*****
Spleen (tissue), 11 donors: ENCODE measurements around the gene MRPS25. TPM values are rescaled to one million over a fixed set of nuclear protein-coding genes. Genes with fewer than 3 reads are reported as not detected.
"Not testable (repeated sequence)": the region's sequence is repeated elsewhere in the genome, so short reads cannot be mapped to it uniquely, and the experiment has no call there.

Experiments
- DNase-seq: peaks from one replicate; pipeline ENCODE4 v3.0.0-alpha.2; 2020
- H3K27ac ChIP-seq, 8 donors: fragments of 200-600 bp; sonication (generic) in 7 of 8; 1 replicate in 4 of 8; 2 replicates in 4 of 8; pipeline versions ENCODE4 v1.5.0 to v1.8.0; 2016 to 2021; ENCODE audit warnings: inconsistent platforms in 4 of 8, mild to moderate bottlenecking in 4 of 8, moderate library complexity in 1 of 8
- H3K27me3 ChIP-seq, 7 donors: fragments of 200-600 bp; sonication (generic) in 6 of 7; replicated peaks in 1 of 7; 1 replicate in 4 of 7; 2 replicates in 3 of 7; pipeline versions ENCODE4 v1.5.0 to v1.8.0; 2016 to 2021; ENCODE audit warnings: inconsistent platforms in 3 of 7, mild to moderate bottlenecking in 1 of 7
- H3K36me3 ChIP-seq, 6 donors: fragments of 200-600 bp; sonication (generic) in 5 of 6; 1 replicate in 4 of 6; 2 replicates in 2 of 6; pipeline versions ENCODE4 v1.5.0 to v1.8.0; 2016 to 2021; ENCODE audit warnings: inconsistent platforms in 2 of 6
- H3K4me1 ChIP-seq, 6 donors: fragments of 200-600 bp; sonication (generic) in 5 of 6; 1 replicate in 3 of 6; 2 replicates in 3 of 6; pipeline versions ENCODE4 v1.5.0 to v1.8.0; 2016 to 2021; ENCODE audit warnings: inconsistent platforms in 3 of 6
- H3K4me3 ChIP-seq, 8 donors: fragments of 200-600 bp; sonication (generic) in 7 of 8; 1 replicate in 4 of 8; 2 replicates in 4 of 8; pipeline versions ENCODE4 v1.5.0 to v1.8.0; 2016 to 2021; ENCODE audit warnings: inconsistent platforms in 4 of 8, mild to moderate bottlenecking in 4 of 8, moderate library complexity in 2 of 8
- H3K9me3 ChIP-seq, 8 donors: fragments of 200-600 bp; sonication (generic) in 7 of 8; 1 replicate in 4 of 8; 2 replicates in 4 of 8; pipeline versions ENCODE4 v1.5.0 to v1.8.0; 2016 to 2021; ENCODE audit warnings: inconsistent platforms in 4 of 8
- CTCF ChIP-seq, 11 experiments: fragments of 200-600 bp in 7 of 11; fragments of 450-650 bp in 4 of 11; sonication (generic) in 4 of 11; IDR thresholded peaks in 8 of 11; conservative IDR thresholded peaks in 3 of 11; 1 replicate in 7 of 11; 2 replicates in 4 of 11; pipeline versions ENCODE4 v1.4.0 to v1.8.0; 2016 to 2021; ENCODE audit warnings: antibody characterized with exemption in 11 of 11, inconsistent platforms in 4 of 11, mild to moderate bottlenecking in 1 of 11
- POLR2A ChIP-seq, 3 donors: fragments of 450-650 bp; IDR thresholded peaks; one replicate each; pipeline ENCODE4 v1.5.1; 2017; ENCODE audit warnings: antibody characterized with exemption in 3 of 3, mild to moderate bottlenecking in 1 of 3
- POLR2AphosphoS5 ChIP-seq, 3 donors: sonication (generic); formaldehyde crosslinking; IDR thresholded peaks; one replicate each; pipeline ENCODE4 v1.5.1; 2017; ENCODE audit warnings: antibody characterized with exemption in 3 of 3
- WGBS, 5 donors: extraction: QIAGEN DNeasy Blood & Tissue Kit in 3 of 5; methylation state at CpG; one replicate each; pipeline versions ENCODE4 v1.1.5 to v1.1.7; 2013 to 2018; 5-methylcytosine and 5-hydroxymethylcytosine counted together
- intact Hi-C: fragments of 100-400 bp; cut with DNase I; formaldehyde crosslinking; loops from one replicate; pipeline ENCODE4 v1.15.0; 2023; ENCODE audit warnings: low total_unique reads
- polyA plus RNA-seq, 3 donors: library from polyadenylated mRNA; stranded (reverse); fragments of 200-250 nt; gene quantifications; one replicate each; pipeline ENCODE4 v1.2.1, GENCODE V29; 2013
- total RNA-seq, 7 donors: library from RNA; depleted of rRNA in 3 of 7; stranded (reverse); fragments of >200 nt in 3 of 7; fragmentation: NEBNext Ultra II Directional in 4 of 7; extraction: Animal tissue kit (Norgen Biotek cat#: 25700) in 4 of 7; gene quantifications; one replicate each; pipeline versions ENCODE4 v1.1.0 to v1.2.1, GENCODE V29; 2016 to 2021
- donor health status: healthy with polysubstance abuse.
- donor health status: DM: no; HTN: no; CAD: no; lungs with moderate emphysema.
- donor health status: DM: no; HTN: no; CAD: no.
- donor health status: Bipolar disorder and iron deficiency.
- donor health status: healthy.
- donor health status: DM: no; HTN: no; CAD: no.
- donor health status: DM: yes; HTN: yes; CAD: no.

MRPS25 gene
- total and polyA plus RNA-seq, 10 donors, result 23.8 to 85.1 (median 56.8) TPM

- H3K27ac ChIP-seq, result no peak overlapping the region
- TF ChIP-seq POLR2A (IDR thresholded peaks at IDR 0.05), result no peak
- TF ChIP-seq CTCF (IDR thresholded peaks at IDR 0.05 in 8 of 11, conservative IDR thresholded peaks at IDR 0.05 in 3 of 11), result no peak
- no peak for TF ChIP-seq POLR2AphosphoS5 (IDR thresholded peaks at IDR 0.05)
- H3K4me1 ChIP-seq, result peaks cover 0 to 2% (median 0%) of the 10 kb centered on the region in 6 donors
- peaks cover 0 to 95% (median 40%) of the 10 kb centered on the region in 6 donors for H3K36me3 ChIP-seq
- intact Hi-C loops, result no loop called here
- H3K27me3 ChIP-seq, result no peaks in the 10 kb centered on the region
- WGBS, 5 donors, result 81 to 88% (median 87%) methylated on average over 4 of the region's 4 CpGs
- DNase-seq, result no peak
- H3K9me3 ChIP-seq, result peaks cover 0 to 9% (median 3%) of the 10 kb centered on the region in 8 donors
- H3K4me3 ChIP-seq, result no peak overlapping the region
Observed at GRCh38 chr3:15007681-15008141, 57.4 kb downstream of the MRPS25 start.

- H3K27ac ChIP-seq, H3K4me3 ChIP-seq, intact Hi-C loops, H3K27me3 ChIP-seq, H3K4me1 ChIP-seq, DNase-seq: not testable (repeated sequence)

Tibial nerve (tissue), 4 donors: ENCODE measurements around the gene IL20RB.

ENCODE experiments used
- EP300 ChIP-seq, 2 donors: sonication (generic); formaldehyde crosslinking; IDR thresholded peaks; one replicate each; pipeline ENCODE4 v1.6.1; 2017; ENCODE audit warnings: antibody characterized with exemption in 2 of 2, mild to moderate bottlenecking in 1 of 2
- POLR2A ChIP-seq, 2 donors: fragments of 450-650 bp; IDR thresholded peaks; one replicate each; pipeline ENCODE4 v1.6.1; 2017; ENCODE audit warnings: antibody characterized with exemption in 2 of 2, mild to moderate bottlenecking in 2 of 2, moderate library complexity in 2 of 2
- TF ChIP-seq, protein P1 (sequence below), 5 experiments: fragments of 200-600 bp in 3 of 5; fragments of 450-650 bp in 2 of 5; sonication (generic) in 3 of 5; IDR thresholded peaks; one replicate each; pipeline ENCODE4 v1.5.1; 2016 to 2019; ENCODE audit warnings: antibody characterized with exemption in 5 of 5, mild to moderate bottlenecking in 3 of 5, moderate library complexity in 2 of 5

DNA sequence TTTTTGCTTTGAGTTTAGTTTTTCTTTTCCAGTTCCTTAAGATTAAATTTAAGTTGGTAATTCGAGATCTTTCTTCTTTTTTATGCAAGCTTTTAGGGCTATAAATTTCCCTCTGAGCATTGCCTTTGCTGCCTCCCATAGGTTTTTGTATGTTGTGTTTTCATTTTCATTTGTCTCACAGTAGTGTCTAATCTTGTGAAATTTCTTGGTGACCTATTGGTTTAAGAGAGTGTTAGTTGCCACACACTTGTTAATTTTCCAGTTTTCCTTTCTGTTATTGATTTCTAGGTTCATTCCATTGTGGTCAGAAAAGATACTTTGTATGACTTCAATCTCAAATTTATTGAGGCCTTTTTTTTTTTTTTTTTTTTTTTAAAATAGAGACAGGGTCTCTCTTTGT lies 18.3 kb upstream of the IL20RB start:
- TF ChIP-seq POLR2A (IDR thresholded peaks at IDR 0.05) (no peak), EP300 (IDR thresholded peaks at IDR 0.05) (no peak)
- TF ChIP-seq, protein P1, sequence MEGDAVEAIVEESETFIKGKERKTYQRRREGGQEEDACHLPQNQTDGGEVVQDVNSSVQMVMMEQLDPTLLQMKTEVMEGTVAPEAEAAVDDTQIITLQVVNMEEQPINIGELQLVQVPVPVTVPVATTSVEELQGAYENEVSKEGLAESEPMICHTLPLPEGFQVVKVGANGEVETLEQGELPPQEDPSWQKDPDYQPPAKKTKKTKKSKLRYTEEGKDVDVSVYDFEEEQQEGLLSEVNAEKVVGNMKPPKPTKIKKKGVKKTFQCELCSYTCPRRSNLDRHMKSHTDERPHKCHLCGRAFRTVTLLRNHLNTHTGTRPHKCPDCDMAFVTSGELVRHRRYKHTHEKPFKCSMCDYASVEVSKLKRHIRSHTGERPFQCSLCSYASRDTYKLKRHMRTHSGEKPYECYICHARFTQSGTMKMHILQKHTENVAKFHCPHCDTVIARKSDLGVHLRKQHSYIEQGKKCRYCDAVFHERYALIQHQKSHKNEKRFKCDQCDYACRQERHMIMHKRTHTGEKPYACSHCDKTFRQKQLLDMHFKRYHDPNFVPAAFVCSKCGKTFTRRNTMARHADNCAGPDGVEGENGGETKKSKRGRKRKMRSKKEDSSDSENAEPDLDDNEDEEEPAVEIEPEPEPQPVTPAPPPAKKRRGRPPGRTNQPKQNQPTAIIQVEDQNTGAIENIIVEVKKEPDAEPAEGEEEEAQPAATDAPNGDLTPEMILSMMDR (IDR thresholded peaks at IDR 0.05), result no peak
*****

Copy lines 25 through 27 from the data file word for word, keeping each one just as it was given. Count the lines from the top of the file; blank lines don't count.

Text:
MRPS25 gene
- total and polyA plus RNA-seq, 10 donors, result 23.8 to 85.1 (median 56.8) TPM

- H3K27ac ChIP-seq, result no peak overlapping the region